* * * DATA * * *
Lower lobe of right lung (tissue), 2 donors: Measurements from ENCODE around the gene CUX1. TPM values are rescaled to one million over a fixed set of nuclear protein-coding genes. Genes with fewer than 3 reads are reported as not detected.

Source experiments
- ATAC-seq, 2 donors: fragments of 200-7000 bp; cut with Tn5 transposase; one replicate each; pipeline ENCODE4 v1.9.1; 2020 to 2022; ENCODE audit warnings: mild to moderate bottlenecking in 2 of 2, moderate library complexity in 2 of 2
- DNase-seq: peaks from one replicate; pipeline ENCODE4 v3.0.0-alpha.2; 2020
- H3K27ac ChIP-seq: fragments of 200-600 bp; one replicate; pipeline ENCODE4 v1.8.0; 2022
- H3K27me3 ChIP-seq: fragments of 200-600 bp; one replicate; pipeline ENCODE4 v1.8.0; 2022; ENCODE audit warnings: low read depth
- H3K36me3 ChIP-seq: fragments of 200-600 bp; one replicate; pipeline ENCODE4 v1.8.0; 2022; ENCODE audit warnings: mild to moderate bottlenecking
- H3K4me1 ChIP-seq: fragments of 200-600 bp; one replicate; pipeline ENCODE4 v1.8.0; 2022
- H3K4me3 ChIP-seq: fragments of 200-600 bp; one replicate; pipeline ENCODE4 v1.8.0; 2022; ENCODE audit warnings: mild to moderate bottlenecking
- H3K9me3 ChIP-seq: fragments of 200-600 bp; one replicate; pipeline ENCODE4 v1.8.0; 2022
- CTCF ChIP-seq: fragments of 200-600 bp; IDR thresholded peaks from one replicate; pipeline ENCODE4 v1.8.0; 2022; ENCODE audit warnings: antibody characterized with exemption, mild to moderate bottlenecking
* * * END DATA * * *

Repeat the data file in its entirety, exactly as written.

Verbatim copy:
Lower lobe of right lung (tissue), 2 donors: Measurements from ENCODE around the gene CUX1. TPM values are rescaled to one million over a fixed set of nuclear protein-coding genes. Genes with fewer than 3 reads are reported as not detected.

Source experiments
- ATAC-seq, 2 donors: fragments of 200-7000 bp; cut with Tn5 transposase; one replicate each; pipeline ENCODE4 v1.9.1; 2020 to 2022; ENCODE audit warnings: mild to moderate bottlenecking in 2 of 2, moderate library complexity in 2 of 2
- DNase-seq: peaks from one replicate; pipeline ENCODE4 v3.0.0-alpha.2; 2020
- H3K27ac ChIP-seq: fragments of 200-600 bp; one replicate; pipeline ENCODE4 v1.8.0; 2022
- H3K27me3 ChIP-seq: fragments of 200-600 bp; one replicate; pipeline ENCODE4 v1.8.0; 2022; ENCODE audit warnings: low read depth
- H3K36me3 ChIP-seq: fragments of 200-600 bp; one replicate; pipeline ENCODE4 v1.8.0; 2022; ENCODE audit warnings: mild to moderate bottlenecking
- H3K4me1 ChIP-seq: fragments of 200-600 bp; one replicate; pipeline ENCODE4 v1.8.0; 2022
- H3K4me3 ChIP-seq: fragments of 200-600 bp; one replicate; pipeline ENCODE4 v1.8.0; 2022; ENCODE audit warnings: mild to moderate bottlenecking
- H3K9me3 ChIP-seq: fragments of 200-600 bp; one replicate; pipeline ENCODE4 v1.8.0; 2022
- CTCF ChIP-seq: fragments of 200-600 bp; IDR thresholded peaks from one replicate; pipeline ENCODE4 v1.8.0; 2022; ENCODE audit warnings: antibody characterized with exemption, mild to moderate bottlenecking